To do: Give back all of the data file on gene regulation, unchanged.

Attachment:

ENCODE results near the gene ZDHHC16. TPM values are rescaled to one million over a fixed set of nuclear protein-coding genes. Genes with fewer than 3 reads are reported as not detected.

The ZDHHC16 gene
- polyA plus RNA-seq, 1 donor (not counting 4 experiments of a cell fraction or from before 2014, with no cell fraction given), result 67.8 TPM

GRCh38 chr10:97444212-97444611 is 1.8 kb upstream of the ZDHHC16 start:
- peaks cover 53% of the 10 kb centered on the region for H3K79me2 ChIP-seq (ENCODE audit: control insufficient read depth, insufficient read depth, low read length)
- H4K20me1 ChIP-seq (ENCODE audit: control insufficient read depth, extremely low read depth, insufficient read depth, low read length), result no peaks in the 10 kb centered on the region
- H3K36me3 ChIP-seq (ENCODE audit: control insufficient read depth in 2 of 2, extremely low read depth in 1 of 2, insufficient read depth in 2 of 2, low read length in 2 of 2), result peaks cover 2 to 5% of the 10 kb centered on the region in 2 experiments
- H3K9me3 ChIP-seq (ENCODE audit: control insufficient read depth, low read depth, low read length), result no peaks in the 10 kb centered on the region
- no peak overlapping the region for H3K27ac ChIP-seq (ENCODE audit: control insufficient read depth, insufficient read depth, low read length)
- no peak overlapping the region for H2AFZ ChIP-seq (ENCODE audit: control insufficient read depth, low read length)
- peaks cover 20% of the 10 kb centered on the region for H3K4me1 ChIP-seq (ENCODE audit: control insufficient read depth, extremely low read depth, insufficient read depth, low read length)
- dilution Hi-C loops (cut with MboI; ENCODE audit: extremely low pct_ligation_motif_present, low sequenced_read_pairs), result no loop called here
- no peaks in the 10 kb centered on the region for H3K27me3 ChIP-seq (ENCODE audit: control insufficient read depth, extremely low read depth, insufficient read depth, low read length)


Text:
ENCODE results near the gene ZDHHC16. TPM values are rescaled to one million over a fixed set of nuclear protein-coding genes. Genes with fewer than 3 reads are reported as not detected.

The ZDHHC16 gene
- polyA plus RNA-seq, 1 donor (not counting 4 experiments of a cell fraction or from before 2014, with no cell fraction given), result 67.8 TPM

GRCh38 chr10:97444212-97444611 is 1.8 kb upstream of the ZDHHC16 start:
- peaks cover 53% of the 10 kb centered on the region for H3K79me2 ChIP-seq (ENCODE audit: control insufficient read depth, insufficient read depth, low read length)
- H4K20me1 ChIP-seq (ENCODE audit: control insufficient read depth, extremely low read depth, insufficient read depth, low read length), result no peaks in the 10 kb centered on the region
- H3K36me3 ChIP-seq (ENCODE audit: control insufficient read depth in 2 of 2, extremely low read depth in 1 of 2, insufficient read depth in 2 of 2, low read length in 2 of 2), result peaks cover 2 to 5% of the 10 kb centered on the region in 2 experiments
- H3K9me3 ChIP-seq (ENCODE audit: control insufficient read depth, low read depth, low read length), result no peaks in the 10 kb centered on the region
- no peak overlapping the region for H3K27ac ChIP-seq (ENCODE audit: control insufficient read depth, insufficient read depth, low read length)
- no peak overlapping the region for H2AFZ ChIP-seq (ENCODE audit: control insufficient read depth, low read length)
- peaks cover 20% of the 10 kb centered on the region for H3K4me1 ChIP-seq (ENCODE audit: control insufficient read depth, extremely low read depth, insufficient read depth, low read length)
- dilution Hi-C loops (cut with MboI; ENCODE audit: extremely low pct_ligation_motif_present, low sequenced_read_pairs), result no loop called here
- no peaks in the 10 kb centered on the region for H3K27me3 ChIP-seq (ENCODE audit: control insufficient read depth, extremely low read depth, insufficient read depth, low read length)